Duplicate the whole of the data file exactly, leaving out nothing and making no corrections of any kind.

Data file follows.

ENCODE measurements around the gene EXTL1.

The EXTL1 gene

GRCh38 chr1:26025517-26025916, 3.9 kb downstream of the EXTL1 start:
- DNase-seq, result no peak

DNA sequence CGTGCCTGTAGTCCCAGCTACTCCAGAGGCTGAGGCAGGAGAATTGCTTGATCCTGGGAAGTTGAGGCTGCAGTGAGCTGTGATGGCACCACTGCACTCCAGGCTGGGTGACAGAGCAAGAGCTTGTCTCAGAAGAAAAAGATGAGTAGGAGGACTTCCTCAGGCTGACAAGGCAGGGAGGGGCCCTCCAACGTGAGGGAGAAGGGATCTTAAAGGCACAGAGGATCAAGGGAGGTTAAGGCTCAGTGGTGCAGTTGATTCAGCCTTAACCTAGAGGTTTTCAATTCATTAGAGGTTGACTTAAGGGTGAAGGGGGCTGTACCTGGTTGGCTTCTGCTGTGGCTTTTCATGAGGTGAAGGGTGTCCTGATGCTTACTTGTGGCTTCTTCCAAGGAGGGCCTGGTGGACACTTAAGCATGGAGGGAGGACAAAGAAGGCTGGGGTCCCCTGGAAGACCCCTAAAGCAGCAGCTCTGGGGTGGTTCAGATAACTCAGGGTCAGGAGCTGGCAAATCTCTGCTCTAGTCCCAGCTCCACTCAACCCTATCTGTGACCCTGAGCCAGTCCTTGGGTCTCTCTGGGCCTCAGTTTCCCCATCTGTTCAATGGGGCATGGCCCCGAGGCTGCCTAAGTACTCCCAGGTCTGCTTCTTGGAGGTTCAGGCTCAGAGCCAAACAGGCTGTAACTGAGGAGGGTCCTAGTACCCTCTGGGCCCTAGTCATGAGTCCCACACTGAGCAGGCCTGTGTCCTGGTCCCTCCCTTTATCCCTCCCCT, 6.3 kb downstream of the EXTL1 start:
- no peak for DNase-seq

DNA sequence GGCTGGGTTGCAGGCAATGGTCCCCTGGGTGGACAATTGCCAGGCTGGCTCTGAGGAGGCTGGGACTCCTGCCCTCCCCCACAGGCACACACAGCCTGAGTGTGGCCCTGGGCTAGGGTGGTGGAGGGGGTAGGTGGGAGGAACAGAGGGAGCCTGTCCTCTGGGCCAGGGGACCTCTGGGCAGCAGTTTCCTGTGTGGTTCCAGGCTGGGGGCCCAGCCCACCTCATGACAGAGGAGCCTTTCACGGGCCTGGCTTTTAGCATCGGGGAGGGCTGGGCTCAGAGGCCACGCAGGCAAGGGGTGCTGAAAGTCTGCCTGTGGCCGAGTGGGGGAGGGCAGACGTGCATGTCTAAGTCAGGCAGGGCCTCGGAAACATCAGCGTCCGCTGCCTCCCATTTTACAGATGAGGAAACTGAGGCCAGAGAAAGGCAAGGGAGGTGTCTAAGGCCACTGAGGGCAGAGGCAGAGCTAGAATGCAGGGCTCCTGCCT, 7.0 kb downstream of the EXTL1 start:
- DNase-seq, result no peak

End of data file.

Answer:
ENCODE measurements around the gene EXTL1.

The EXTL1 gene

GRCh38 chr1:26025517-26025916, 3.9 kb downstream of the EXTL1 start:
- DNase-seq, result no peak

DNA sequence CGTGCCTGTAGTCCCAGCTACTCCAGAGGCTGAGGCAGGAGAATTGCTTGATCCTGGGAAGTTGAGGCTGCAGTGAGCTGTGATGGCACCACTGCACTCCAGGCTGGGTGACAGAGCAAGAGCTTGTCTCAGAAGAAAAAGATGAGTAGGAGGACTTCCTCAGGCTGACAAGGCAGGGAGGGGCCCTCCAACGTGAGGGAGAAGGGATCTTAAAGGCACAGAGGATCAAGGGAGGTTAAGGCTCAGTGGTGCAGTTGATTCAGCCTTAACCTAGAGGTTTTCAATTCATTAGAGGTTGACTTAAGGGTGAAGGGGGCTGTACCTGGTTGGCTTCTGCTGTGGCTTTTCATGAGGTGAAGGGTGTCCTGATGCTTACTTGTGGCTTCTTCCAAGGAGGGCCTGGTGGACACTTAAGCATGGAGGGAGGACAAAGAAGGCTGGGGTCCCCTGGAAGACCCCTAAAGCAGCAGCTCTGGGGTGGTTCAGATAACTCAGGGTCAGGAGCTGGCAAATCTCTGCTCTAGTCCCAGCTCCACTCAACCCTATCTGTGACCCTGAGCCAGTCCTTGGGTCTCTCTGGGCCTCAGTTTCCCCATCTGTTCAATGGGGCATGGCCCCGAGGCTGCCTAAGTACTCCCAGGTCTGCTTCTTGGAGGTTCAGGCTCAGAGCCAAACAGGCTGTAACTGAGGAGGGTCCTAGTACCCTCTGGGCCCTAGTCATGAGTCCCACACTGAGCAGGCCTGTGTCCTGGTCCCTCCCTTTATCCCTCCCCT, 6.3 kb downstream of the EXTL1 start:
- no peak for DNase-seq

DNA sequence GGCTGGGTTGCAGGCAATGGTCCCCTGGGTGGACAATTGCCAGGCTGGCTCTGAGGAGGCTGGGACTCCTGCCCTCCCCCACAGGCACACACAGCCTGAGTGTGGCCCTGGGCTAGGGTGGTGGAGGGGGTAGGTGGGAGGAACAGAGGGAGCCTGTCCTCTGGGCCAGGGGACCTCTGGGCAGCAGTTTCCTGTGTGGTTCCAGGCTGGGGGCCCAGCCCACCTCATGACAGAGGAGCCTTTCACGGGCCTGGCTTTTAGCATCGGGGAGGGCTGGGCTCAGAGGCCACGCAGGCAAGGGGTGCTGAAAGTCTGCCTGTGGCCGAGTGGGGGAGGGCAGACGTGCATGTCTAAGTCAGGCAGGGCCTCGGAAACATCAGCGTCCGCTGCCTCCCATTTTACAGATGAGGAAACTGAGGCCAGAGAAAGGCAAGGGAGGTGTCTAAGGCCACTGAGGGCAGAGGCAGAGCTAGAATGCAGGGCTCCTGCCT, 7.0 kb downstream of the EXTL1 start:
- DNase-seq, result no peak